Snap Inc.[x], the parent company of Snapchat, went public in 2017 with significant hype. However, the company struggled to achieve profitability and faced intense competition from larger players like Facebook, leading to a sharp decline in its stock price post-IPO.

Facebook[xi]‘s IPO in 2012 was initially troubled due to technical issues on the NASDAQ and subsequent legal challenges. Although Facebook eventually recovered, the initial months post-IPO were rocky and highlighted the importance of regulatory preparedness.

Groupon[xii], which went public in 2011, faced criticism for its accounting practices and struggled with investor confidence, leading to a significant drop in its stock price.


The journey from a private company to a publicly traded entity is fraught with challenges. Financial stability, a robust business model, strong governance, realistic valuations, regulatory preparedness, and thorough market preparation are crucial for a successful IPO. Companies that lack these elements often struggle post-IPO, as seen in the cases of Reliance Power, Infibeam Avenues, Kingfisher Airlines, Paytm, Yes Bank, Vishal Retail & more. By understanding these factors, companies can better prepare for the complexities of going public and increase their chances of long-term success in the public market. Channelizing expectations and ‘asks’ of various key-stakeholders and parallelly identifying and navigating constraints forms key to successful IPO and even maintaining post IPO equilibrium.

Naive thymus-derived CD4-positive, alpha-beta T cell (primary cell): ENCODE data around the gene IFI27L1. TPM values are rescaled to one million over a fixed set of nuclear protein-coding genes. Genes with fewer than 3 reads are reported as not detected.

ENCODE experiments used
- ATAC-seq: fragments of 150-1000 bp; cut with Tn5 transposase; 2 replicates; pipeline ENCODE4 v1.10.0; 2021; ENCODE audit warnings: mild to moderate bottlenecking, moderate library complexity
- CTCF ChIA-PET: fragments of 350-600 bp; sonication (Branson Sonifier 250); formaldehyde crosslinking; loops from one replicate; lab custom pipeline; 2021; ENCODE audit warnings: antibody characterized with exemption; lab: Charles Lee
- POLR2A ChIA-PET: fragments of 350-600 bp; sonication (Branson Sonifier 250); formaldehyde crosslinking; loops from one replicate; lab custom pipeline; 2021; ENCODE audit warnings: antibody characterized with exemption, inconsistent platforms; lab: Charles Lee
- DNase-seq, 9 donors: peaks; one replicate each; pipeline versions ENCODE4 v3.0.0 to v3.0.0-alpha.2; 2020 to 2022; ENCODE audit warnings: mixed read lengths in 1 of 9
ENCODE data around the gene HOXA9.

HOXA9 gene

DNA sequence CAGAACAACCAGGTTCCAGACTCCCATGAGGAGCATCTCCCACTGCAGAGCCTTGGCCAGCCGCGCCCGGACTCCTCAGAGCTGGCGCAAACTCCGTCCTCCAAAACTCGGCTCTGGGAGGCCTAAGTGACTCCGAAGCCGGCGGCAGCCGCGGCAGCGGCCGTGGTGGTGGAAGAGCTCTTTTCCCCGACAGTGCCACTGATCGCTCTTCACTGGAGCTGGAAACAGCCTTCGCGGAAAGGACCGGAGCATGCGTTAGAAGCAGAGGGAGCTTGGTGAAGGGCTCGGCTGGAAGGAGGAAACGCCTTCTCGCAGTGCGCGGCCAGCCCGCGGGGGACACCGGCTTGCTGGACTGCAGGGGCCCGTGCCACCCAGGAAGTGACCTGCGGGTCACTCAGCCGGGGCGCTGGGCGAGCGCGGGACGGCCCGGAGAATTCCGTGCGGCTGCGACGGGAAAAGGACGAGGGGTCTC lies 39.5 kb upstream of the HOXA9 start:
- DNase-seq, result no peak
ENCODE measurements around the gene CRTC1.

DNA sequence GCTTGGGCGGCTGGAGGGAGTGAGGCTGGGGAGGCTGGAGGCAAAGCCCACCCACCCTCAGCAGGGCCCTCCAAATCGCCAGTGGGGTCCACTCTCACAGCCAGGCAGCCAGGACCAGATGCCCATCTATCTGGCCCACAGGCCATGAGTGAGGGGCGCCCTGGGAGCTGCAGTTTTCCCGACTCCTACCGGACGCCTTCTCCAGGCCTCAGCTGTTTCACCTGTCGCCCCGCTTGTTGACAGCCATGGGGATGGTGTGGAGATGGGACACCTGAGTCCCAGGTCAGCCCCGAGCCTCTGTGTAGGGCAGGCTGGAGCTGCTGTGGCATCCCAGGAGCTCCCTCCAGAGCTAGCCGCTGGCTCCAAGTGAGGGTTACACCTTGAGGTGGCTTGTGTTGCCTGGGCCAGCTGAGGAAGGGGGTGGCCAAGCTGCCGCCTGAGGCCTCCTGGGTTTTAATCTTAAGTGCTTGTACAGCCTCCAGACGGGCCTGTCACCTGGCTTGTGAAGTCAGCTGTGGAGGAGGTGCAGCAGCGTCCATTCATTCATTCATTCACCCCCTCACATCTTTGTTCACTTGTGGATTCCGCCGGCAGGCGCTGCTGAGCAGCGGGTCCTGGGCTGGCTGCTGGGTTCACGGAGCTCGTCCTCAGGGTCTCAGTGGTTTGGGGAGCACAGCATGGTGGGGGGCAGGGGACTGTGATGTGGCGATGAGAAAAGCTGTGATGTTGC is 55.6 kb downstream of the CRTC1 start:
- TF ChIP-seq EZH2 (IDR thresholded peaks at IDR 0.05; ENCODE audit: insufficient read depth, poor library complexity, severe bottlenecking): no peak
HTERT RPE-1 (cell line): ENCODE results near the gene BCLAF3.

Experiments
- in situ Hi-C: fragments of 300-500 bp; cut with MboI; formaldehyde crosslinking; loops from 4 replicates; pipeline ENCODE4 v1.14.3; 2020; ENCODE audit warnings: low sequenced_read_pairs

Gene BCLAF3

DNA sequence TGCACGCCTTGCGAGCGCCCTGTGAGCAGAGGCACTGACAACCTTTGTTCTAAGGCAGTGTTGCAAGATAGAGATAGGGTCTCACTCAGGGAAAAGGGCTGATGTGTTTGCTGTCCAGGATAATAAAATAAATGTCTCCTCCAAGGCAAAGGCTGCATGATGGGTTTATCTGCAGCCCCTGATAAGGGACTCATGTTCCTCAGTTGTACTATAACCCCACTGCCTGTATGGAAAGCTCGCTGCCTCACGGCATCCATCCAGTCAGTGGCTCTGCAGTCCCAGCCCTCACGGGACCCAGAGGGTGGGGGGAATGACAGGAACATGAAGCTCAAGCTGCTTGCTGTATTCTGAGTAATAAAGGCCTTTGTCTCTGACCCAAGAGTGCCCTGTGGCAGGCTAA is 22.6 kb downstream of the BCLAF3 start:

[i] https://www.cnbctv18.com/energy/backstory-the-reliance-power-ipo-debacle-9644091.htm

[ii] https://economictimes.indiatimes.com/markets/stocks/news/how-a-whatsapp-note-triggers-crash-in-infibeam-avenue/articleshow/66002863.cms?from=mdr

[iii] https://www.jmra.in/journal-article-file/9272

[iv] https://www.moneycontrol.com/news/business/ipo/top-5-reasons-why-paytms-stock-price-is-falling-7932311.html

[v] https://www.deccanherald.com/business/explained-what-went-wrong-with-yes-bank-811559.html

[vi] https://business.rediff.com/special/2009/nov/17/spec-reasons-for-vishal-retail-big-fall.htm

[vii] https://www.idealsvdr.com/blog/need-know-wework-ipo-postponement/

[viii] https://blog.projectionhub.com/blue-apron-case-study/

[ix] https://discovery.dundee.ac.uk/ws/portalfiles/portal/51790798/uber_accepted_manuscript.pdf

[x] https://blogs.cfainstitute.org/marketintegrity/2017/04/18/snapchat-ipo-whats-wrong-with-this-picture/

[xi] https://www.theguardian.com/technology/2012/may/24/facebook-ipo-mark-zuckerberg-nasdaq

[xii] https://www.safalniveshak.com/groupon-and-the-great-stock-market-insanity-called-ipos/


This article is written by Ms. Madhura Godbole – Senior Manager  – madhuragodbole@mmjc.in and Ms. Hasti Vora – Research Associate – hastivora@mmjc.in



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July 2024